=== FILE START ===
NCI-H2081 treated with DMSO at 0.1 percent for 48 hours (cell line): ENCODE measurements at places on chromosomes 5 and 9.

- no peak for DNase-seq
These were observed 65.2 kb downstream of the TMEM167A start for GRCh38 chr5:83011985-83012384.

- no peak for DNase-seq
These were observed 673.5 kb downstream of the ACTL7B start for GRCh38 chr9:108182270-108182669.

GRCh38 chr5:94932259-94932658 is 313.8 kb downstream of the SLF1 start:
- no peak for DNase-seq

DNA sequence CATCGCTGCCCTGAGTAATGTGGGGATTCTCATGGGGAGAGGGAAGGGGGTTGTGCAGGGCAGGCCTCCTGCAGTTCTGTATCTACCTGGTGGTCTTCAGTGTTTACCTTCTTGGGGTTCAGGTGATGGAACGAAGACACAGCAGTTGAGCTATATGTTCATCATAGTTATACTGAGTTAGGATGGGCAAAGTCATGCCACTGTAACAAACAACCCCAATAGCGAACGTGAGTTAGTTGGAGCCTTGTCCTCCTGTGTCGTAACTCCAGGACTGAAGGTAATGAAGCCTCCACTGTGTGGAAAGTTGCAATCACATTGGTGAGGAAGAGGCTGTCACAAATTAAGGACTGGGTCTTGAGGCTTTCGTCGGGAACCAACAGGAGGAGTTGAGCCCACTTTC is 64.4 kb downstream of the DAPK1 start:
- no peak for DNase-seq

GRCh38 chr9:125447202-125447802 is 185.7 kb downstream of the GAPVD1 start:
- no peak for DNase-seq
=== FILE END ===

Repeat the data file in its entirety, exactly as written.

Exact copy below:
NCI-H2081 treated with DMSO at 0.1 percent for 48 hours (cell line): ENCODE measurements at places on chromosomes 5 and 9.

- no peak for DNase-seq
These were observed 65.2 kb downstream of the TMEM167A start for GRCh38 chr5:83011985-83012384.

- no peak for DNase-seq
These were observed 673.5 kb downstream of the ACTL7B start for GRCh38 chr9:108182270-108182669.

GRCh38 chr5:94932259-94932658 is 313.8 kb downstream of the SLF1 start:
- no peak for DNase-seq

DNA sequence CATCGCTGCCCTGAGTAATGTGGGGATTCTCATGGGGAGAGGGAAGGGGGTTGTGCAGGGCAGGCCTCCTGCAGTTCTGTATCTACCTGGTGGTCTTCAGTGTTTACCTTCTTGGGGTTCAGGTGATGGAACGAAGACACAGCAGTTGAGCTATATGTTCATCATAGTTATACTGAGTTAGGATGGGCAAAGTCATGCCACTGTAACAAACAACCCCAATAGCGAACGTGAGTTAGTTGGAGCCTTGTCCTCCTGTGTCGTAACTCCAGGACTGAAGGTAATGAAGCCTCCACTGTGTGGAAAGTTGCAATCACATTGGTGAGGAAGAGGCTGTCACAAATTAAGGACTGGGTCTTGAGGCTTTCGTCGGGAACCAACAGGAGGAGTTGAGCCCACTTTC is 64.4 kb downstream of the DAPK1 start:
- no peak for DNase-seq

GRCh38 chr9:125447202-125447802 is 185.7 kb downstream of the GAPVD1 start:
- no peak for DNase-seq